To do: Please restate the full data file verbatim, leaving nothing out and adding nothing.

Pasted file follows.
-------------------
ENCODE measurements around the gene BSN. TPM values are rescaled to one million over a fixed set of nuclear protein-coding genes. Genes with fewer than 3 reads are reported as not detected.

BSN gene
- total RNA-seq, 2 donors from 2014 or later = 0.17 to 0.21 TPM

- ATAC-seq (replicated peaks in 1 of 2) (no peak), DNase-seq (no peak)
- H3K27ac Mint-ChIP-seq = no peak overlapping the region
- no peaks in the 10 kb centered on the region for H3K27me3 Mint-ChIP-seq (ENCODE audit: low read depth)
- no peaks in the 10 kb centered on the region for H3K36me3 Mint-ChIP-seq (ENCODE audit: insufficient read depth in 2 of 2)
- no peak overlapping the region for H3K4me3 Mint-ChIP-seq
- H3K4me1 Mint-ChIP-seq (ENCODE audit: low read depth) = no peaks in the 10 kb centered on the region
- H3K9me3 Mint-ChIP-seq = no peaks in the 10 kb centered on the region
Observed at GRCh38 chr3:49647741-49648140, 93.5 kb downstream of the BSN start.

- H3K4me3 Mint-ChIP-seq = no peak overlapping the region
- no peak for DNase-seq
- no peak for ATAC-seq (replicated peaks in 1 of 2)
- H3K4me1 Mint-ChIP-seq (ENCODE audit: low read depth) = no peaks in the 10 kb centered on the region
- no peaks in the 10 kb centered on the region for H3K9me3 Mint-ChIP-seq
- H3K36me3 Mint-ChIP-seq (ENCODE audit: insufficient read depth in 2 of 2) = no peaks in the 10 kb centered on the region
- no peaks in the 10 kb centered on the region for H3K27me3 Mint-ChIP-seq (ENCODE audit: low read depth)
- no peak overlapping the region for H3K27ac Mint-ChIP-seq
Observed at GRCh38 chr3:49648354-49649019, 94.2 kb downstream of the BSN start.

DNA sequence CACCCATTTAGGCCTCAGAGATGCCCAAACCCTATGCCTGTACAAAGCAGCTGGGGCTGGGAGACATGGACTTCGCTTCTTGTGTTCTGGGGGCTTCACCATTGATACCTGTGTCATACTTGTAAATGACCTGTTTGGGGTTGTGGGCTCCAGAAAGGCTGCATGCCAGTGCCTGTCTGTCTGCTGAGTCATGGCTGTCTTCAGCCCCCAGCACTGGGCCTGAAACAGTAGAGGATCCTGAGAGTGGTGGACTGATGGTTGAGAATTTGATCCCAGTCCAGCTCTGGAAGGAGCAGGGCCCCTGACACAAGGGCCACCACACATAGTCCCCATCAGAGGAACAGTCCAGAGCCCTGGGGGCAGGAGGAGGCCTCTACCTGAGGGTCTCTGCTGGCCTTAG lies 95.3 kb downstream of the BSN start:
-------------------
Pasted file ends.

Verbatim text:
ENCODE measurements around the gene BSN. TPM values are rescaled to one million over a fixed set of nuclear protein-coding genes. Genes with fewer than 3 reads are reported as not detected.

BSN gene
- total RNA-seq, 2 donors from 2014 or later = 0.17 to 0.21 TPM

- ATAC-seq (replicated peaks in 1 of 2) (no peak), DNase-seq (no peak)
- H3K27ac Mint-ChIP-seq = no peak overlapping the region
- no peaks in the 10 kb centered on the region for H3K27me3 Mint-ChIP-seq (ENCODE audit: low read depth)
- no peaks in the 10 kb centered on the region for H3K36me3 Mint-ChIP-seq (ENCODE audit: insufficient read depth in 2 of 2)
- no peak overlapping the region for H3K4me3 Mint-ChIP-seq
- H3K4me1 Mint-ChIP-seq (ENCODE audit: low read depth) = no peaks in the 10 kb centered on the region
- H3K9me3 Mint-ChIP-seq = no peaks in the 10 kb centered on the region
Observed at GRCh38 chr3:49647741-49648140, 93.5 kb downstream of the BSN start.

- H3K4me3 Mint-ChIP-seq = no peak overlapping the region
- no peak for DNase-seq
- no peak for ATAC-seq (replicated peaks in 1 of 2)
- H3K4me1 Mint-ChIP-seq (ENCODE audit: low read depth) = no peaks in the 10 kb centered on the region
- no peaks in the 10 kb centered on the region for H3K9me3 Mint-ChIP-seq
- H3K36me3 Mint-ChIP-seq (ENCODE audit: insufficient read depth in 2 of 2) = no peaks in the 10 kb centered on the region
- no peaks in the 10 kb centered on the region for H3K27me3 Mint-ChIP-seq (ENCODE audit: low read depth)
- no peak overlapping the region for H3K27ac Mint-ChIP-seq
Observed at GRCh38 chr3:49648354-49649019, 94.2 kb downstream of the BSN start.

DNA sequence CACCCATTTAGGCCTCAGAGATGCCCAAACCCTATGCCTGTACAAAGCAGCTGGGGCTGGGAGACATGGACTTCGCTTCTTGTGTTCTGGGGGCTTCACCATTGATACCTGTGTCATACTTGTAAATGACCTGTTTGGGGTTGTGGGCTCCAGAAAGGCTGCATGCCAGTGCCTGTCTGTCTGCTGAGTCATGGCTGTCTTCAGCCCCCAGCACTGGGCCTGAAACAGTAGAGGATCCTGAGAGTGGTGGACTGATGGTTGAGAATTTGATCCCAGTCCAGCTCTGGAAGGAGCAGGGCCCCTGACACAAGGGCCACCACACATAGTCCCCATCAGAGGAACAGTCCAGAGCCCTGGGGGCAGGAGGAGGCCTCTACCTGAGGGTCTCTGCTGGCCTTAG lies 95.3 kb downstream of the BSN start: